• Weight loss.

These are not all of the side effects that may occur. If you have questions about side effects, call your doctor. Call your doctor for medical advice about side effects.

You may report side effects to your national health agency.

You may report side effects to the FDA at 1-800-332-1088. You may also report side effects at https://www.fda.gov/medwatch.

How is this drug best taken?

Use this drug as ordered by your doctor. Read all information given to you. Follow all instructions closely.

  • Take this drug on an empty stomach. Take at least 1 hour before or 2 hours after eating.
  • Take with a full glass of water.
  • Swallow whole. Do not chew, break, or crush.
  • Keep taking this drug as you have been told by your doctor or other health care provider, even if you feel well.
  • People who are pregnant or who may get pregnant must not touch the tablets without wearing gloves.

What do I do if I miss a dose?

  • Take a missed dose as soon as you think about it.
  • If you do not think about the missed dose until the next day, skip the missed dose and go back to your normal time.
  • Do not take more than 1 dose of this drug in the same day.

How do I store and/or throw out this drug?

  • Store at room temperature in a dry place. Do not store in a bathroom.
  • Keep all drugs in a safe place. Keep all drugs out of the reach of children and pets.
  • Throw away unused or expired drugs. Do not flush down a toilet or pour down a drain unless you are told to do so. Check with your pharmacist if you have questions about the best way to throw out drugs. There may be drug take-back programs in your area.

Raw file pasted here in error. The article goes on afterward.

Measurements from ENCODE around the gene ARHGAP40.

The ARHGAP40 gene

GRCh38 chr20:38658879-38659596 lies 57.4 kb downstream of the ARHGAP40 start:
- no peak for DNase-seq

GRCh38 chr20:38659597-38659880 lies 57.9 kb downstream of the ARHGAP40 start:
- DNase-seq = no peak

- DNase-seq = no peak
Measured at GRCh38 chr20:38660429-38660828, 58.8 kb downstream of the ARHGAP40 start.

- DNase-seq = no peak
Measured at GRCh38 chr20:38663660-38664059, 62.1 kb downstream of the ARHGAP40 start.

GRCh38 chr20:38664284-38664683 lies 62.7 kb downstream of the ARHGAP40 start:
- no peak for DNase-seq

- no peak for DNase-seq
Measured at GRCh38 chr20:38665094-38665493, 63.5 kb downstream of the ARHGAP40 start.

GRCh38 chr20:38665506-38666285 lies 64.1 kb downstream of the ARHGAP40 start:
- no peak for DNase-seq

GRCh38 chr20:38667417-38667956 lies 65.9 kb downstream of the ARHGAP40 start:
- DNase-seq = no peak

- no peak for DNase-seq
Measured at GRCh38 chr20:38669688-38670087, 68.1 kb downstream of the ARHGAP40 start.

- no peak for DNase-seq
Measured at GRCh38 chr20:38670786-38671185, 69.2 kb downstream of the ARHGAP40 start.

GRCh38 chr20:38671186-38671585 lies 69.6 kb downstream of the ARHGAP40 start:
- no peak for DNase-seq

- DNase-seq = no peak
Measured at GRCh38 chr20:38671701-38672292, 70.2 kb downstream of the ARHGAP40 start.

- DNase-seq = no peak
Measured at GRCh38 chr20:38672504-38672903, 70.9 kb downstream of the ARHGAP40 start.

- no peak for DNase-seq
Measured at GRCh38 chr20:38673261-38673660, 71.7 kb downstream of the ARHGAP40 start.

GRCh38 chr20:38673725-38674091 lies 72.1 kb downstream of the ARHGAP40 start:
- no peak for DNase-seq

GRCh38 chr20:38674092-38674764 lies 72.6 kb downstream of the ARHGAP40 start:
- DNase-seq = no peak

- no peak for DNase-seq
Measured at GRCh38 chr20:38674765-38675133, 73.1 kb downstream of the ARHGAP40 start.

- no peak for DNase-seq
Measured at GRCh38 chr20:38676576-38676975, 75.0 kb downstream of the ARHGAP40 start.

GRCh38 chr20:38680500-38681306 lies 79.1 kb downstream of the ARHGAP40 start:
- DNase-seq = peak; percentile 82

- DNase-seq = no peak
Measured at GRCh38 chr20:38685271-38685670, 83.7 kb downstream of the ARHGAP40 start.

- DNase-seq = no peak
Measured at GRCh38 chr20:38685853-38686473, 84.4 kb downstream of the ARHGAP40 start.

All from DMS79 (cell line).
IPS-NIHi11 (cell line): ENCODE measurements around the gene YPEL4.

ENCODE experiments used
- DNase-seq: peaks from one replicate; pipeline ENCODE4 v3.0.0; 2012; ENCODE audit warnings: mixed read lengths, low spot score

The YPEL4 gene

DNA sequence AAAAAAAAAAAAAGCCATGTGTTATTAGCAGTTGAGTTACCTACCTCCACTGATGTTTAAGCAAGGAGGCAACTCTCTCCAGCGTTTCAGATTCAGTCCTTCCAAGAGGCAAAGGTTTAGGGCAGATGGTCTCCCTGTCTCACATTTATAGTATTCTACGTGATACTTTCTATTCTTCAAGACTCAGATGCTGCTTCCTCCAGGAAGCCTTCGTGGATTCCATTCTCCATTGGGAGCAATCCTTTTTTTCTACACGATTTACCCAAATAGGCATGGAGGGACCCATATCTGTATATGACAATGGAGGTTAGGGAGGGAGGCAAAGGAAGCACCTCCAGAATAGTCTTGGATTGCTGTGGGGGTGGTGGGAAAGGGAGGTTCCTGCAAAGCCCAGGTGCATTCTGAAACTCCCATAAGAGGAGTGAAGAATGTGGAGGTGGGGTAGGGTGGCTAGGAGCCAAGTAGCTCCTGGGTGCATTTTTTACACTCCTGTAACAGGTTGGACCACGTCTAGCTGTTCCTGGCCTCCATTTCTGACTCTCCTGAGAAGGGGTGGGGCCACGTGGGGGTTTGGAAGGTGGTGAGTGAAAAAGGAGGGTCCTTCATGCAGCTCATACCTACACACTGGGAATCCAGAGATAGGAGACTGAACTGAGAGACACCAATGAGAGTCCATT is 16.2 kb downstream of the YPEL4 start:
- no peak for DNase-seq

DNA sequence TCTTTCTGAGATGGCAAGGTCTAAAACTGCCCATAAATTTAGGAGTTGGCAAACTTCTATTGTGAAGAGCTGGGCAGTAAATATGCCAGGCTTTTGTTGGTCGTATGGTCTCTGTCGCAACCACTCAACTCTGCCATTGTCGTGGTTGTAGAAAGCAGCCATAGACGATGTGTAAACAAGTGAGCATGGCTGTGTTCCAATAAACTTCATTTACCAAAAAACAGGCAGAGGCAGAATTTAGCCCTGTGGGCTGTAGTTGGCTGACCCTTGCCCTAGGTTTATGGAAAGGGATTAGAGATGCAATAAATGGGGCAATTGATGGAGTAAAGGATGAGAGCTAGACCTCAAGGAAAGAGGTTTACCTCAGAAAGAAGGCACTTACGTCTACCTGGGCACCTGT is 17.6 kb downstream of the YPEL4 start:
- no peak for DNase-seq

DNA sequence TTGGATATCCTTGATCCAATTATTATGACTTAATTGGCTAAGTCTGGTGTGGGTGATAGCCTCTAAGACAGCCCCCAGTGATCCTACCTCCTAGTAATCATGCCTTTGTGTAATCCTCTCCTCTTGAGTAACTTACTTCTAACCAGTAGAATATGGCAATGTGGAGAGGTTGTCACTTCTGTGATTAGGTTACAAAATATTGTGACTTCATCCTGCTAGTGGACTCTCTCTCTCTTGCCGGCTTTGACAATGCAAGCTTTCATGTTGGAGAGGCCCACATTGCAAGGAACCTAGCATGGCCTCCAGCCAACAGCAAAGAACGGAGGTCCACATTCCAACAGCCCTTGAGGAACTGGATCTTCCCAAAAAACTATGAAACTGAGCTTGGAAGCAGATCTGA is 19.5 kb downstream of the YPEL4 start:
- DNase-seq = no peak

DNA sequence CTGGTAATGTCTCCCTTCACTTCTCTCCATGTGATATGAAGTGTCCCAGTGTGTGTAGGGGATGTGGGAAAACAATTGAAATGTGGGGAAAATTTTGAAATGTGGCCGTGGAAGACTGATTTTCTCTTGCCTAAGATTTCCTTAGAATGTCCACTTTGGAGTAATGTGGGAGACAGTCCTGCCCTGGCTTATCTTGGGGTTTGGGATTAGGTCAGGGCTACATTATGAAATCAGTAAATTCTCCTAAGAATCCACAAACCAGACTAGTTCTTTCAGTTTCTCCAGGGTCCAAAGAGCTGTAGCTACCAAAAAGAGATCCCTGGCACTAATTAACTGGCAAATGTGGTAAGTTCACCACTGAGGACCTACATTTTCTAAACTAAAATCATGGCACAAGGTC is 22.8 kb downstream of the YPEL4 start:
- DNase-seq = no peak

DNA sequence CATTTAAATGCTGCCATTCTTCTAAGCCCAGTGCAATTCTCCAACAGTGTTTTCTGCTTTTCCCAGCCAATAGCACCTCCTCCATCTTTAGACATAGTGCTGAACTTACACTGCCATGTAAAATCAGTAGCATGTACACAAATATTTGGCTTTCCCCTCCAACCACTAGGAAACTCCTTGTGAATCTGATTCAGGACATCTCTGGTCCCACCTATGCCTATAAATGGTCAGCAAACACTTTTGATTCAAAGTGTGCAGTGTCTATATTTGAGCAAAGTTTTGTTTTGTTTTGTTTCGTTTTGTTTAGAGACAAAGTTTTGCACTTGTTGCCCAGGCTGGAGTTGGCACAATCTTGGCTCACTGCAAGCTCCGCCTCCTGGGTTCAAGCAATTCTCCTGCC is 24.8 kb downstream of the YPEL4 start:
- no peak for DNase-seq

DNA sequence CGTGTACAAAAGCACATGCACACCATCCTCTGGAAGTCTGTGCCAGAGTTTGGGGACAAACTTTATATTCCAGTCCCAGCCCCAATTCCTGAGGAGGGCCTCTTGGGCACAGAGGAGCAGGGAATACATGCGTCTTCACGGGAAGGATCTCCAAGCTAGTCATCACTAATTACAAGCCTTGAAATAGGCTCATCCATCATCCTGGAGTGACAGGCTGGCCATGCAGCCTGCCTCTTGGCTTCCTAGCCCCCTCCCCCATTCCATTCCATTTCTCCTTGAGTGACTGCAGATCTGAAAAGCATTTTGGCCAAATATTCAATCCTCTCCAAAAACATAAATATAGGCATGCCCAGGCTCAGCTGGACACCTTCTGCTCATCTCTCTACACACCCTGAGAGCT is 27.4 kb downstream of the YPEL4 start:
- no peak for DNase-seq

General drug facts

  • If your symptoms or health problems do not get better or if they become worse, call your doctor.
  • Do not share your drugs with others and do not take anyone else’s drugs.
  • Some drugs may have another patient information leaflet. If you have any questions about this drug, please talk with your doctor, nurse, pharmacist, or other health care provider.
  • Some drugs may have another patient information leaflet. Check with your pharmacist. If you have any questions about this drug, please talk with your doctor, nurse, pharmacist, or other health care provider.
  • If you think there has been an overdose, call your poison control center or get medical care right away. Be ready to tell or show what was taken, how much, and when it happened.

Consumer Information Use and Disclaimer

This generalized information is a limited summary of diagnosis, treatment, and/or medication information. It is not meant to be comprehensive and should be used as a tool to help the user understand and/or assess potential diagnostic and treatment options. It does NOT include all information about conditions, treatments, medications, side effects, or risks that may apply to a specific patient. It is not intended to be medical advice or a substitute for the medical advice, diagnosis, or treatment of a health care provider based on the health care provider’s examination and assessment of a patient’s specific and unique circumstances. Patients must speak with a health care provider for complete information about their health, medical questions, and treatment options, including any risks or benefits regarding use of medications. This information does not endorse any treatments or medications as safe, effective, or approved for treating a specific patient. UpToDate, Inc. and its affiliates disclaim any warranty or liability relating to this information or the use thereof. The use of this information is governed by the Terms of Use, available at https://www.wolterskluwer.com/en/know/clinical-effectiveness-terms.

Last Reviewed Date

2023-09-13

Copyright

© 2024 UpToDate, Inc. and its affiliates and/or licensors. All rights reserved.

Last Updated

Saturday, September 16, 2023